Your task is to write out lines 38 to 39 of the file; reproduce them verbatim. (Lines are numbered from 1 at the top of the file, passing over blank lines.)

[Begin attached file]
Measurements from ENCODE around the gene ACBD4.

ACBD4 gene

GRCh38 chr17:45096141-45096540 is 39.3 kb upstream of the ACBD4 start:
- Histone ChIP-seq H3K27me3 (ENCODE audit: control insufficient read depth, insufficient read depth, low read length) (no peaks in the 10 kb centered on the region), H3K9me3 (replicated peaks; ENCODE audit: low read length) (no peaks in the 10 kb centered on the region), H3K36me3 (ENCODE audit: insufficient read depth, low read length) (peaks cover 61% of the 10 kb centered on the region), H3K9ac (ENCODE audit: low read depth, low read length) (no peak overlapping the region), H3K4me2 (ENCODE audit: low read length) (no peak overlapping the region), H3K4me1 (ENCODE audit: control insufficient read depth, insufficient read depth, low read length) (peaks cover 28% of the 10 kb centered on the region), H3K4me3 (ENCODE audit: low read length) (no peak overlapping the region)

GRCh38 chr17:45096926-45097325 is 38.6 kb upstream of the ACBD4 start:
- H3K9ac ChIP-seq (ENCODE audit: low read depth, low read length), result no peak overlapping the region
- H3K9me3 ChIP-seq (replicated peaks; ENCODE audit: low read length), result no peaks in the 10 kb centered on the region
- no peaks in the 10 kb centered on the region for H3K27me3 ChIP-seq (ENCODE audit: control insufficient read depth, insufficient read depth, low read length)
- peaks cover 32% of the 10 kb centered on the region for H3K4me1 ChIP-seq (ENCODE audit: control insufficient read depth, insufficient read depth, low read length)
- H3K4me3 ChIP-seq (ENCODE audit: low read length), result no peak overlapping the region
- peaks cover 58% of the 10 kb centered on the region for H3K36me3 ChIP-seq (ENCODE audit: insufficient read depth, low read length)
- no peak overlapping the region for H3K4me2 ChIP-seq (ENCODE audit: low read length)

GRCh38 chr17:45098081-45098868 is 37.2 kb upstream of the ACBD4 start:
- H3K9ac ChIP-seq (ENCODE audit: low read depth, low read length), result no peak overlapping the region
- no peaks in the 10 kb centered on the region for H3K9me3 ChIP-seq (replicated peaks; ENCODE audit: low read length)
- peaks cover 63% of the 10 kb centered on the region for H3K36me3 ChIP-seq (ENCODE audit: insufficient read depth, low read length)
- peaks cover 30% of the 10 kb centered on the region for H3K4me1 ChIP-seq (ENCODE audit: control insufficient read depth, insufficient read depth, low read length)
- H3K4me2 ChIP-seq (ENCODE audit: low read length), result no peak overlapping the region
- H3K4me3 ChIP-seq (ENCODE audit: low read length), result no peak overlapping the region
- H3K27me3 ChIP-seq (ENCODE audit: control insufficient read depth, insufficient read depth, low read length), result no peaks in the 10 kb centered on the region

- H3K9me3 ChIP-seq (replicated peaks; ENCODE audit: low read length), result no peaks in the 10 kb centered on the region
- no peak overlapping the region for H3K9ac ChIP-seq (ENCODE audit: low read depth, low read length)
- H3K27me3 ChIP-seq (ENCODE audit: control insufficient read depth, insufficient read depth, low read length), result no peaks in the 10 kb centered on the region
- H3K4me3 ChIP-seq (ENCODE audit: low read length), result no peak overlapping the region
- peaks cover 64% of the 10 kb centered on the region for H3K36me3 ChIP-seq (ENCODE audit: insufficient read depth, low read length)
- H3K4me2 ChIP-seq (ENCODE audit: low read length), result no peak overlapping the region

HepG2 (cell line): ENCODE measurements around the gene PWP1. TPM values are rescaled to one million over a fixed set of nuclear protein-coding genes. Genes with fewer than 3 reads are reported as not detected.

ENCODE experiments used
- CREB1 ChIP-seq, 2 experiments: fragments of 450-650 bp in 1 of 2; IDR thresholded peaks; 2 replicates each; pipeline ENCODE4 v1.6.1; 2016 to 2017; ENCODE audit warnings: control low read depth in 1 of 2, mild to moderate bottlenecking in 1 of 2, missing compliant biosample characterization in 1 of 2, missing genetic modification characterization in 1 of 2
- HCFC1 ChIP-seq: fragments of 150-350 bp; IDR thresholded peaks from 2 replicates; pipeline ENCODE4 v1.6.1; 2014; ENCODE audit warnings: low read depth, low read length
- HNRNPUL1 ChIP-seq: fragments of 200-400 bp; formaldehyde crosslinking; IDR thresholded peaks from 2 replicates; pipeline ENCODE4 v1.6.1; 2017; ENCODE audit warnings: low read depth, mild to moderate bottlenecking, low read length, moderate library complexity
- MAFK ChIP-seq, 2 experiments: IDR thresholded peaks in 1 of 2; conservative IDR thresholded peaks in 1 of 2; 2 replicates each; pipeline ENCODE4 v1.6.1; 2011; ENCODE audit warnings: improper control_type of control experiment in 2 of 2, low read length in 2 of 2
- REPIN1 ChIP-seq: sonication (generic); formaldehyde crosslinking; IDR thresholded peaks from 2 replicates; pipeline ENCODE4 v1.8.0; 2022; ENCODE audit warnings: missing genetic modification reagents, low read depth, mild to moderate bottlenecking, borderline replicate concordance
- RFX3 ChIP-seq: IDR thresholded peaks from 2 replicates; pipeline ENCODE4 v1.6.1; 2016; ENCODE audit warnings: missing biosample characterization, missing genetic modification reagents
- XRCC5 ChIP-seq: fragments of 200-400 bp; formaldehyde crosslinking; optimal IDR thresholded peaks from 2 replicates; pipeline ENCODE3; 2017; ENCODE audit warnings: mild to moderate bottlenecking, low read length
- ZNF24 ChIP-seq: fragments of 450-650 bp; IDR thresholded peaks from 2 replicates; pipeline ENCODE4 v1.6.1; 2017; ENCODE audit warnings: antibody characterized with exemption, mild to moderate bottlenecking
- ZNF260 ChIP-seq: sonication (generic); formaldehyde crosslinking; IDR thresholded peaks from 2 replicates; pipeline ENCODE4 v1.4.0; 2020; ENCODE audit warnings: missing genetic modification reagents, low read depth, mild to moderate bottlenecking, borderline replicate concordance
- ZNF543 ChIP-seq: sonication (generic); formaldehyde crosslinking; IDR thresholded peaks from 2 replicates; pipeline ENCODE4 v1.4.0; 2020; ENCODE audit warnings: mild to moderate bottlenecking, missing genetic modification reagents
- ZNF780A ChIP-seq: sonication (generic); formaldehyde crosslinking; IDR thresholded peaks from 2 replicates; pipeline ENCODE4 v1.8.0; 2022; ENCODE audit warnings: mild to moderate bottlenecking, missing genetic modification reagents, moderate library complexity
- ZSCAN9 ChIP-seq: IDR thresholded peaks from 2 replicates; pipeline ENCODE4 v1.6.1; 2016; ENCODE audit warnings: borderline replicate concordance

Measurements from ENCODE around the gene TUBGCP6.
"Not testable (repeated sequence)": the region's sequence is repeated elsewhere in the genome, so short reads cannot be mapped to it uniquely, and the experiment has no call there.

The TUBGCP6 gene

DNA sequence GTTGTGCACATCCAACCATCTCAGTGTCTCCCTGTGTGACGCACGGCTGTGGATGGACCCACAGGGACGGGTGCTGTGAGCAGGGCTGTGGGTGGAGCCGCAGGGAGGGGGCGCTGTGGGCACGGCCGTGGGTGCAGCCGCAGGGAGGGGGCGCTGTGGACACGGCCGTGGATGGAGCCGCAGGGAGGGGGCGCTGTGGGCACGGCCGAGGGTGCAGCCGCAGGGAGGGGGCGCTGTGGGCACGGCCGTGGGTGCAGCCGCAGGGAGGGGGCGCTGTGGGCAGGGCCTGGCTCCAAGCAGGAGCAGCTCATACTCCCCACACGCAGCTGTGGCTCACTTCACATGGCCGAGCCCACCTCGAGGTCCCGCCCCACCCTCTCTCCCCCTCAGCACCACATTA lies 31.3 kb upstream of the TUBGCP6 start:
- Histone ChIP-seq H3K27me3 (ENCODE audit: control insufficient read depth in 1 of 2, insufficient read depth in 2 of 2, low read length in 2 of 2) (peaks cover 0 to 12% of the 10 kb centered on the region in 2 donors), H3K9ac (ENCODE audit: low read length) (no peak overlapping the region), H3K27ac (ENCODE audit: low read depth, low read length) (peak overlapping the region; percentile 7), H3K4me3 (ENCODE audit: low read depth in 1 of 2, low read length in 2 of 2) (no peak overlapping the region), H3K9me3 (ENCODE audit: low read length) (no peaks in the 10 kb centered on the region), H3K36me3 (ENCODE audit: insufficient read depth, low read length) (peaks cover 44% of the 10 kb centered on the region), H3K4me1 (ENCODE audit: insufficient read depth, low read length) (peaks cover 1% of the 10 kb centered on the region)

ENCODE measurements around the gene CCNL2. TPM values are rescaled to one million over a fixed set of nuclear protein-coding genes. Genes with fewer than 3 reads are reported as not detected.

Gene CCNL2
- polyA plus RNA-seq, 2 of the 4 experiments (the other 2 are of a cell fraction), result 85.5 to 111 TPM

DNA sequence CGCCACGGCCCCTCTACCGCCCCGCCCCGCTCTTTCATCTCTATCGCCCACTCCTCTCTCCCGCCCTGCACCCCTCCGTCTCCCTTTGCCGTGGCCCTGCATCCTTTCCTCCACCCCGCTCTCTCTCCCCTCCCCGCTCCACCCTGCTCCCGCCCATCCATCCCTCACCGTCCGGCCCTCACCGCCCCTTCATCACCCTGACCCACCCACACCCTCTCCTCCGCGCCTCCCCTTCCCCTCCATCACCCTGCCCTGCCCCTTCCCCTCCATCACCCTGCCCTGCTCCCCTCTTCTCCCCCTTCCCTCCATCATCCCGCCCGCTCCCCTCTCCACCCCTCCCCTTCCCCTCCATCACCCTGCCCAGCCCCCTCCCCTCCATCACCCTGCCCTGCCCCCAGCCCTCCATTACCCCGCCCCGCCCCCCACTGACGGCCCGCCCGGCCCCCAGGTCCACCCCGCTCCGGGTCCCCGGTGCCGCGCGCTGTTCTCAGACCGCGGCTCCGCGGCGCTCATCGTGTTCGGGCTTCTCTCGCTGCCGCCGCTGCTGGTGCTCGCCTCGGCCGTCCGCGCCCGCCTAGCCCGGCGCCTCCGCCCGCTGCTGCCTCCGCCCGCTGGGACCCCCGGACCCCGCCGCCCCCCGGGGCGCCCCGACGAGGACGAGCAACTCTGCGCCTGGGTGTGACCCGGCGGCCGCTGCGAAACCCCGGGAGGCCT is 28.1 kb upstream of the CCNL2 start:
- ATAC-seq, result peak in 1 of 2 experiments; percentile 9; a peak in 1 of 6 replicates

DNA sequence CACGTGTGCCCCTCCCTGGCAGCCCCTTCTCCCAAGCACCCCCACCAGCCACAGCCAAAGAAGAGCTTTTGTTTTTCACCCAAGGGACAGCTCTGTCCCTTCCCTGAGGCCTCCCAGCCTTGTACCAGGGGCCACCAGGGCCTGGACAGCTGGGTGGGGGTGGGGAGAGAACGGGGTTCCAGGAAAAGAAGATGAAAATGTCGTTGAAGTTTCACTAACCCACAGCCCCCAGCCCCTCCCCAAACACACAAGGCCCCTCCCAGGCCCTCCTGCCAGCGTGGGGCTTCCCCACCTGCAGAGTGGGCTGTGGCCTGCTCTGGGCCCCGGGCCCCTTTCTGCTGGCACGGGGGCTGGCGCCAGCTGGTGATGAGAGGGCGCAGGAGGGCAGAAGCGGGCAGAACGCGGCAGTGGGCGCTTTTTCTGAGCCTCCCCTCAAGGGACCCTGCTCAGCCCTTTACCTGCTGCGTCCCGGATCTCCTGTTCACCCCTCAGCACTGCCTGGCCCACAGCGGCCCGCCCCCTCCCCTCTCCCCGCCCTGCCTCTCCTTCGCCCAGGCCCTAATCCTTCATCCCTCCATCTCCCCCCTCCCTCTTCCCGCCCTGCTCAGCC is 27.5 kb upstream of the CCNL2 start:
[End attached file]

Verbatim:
- ZNF543 ChIP-seq: sonication (generic); formaldehyde crosslinking; IDR thresholded peaks from 2 replicates; pipeline ENCODE4 v1.4.0; 2020; ENCODE audit warnings: mild to moderate bottlenecking, missing genetic modification reagents
- ZNF780A ChIP-seq: sonication (generic); formaldehyde crosslinking; IDR thresholded peaks from 2 replicates; pipeline ENCODE4 v1.8.0; 2022; ENCODE audit warnings: mild to moderate bottlenecking, missing genetic modification reagents, moderate library complexity